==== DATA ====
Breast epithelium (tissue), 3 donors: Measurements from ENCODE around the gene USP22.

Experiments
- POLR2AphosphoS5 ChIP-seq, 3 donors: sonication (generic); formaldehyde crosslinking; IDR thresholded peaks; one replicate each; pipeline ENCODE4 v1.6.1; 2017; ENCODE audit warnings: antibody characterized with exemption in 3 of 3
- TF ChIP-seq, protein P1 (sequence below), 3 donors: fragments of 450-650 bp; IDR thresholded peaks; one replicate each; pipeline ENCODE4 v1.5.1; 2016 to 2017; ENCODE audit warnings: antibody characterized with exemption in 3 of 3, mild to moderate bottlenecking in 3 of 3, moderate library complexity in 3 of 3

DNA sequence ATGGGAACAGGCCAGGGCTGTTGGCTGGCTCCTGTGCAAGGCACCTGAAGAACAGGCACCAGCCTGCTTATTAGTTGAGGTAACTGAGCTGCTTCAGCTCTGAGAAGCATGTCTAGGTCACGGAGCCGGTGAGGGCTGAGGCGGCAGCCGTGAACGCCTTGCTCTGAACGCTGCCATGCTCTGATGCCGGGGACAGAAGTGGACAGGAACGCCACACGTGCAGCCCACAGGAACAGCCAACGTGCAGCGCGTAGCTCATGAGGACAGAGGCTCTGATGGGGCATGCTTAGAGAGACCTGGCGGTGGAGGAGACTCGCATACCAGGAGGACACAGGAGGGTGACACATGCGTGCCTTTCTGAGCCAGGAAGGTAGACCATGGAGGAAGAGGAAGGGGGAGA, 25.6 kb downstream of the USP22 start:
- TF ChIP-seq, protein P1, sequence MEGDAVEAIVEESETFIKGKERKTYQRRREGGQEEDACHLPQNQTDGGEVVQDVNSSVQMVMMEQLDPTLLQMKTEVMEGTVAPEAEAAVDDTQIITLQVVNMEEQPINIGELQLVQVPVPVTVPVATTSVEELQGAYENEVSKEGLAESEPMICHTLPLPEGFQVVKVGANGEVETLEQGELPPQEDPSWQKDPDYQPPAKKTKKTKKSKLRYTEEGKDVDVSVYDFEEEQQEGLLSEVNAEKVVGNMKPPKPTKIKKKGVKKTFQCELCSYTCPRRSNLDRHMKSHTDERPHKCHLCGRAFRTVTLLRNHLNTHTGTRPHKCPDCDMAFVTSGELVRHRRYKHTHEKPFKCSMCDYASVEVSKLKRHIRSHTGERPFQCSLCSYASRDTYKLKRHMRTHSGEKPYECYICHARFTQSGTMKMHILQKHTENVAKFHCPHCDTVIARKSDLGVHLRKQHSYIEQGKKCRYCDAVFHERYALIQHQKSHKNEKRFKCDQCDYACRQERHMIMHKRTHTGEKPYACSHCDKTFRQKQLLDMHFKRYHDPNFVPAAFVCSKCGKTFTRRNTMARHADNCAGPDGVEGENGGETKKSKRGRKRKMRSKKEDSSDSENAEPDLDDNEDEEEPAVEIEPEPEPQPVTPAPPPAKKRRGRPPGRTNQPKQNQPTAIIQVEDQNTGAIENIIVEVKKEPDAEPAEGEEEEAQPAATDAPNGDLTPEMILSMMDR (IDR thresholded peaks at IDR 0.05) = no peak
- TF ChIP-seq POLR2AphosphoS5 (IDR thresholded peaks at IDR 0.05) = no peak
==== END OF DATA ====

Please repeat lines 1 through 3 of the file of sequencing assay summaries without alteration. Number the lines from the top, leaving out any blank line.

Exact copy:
Breast epithelium (tissue), 3 donors: Measurements from ENCODE around the gene USP22.

Experiments
- POLR2AphosphoS5 ChIP-seq, 3 donors: sonication (generic); formaldehyde crosslinking; IDR thresholded peaks; one replicate each; pipeline ENCODE4 v1.6.1; 2017; ENCODE audit warnings: antibody characterized with exemption in 3 of 3